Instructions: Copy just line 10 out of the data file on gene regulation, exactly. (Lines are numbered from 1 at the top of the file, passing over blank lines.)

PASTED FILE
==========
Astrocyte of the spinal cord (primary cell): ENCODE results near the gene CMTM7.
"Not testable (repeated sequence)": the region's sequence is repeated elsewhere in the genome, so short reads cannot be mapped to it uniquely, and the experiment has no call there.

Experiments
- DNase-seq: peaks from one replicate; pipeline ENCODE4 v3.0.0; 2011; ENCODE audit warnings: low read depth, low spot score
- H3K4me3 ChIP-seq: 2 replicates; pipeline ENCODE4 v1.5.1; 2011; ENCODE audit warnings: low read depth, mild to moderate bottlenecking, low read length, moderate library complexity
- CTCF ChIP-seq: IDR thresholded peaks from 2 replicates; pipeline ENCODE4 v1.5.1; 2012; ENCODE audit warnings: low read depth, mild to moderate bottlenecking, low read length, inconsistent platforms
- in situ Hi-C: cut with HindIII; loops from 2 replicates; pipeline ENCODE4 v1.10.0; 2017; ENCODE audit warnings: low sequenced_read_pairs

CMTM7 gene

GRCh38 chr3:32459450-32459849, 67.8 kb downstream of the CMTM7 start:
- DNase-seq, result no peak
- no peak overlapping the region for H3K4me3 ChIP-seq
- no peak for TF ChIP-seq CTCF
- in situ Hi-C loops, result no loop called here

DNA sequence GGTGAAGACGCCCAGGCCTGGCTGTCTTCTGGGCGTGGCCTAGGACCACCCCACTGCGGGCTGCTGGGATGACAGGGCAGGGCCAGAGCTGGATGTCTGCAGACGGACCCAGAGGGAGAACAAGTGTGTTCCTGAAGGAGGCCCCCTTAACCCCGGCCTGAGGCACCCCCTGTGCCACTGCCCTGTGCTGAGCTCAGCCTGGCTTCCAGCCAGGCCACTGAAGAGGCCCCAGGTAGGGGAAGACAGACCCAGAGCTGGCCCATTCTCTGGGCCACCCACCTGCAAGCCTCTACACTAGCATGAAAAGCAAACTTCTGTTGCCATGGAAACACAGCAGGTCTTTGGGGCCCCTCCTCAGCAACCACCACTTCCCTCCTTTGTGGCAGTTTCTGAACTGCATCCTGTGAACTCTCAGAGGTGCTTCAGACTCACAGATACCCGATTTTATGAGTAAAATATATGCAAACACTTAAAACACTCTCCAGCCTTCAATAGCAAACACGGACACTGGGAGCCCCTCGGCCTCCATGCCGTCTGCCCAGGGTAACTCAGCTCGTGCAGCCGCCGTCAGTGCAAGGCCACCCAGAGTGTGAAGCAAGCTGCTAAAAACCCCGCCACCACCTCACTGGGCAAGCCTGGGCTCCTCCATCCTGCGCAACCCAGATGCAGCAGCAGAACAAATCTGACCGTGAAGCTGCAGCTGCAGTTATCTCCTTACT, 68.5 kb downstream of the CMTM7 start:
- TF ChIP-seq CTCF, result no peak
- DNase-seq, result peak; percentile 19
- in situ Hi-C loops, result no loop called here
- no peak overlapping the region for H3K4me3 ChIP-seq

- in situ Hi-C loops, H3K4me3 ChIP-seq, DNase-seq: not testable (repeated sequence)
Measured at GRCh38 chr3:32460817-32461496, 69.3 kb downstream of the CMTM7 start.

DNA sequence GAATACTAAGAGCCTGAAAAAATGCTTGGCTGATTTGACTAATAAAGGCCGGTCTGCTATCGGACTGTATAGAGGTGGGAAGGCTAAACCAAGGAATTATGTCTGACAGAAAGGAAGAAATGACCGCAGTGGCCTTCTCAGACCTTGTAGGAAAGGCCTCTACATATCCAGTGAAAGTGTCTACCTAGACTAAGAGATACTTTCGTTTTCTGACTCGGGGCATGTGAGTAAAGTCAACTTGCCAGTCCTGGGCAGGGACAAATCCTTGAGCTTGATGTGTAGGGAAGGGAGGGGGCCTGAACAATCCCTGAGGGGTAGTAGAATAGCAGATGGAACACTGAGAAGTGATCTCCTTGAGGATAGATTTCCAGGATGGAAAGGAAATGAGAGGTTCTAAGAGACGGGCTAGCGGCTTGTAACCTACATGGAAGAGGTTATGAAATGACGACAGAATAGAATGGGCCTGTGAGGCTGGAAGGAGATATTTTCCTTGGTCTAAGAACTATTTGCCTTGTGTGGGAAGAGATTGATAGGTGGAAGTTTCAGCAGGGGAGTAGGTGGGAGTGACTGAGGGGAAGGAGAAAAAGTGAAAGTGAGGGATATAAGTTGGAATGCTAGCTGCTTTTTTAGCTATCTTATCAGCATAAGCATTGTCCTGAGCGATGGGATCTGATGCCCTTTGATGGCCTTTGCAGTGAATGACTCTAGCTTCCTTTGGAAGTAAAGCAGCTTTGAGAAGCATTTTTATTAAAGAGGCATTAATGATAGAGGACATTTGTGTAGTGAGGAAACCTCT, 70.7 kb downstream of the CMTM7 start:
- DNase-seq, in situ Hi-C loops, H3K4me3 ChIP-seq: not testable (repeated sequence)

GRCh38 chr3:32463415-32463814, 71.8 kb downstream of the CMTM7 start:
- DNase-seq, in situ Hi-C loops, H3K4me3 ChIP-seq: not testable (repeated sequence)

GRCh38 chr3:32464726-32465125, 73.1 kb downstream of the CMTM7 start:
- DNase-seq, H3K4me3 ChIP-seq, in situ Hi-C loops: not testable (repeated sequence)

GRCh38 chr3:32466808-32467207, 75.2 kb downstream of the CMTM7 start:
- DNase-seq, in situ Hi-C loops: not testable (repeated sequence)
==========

- DNase-seq, result no peak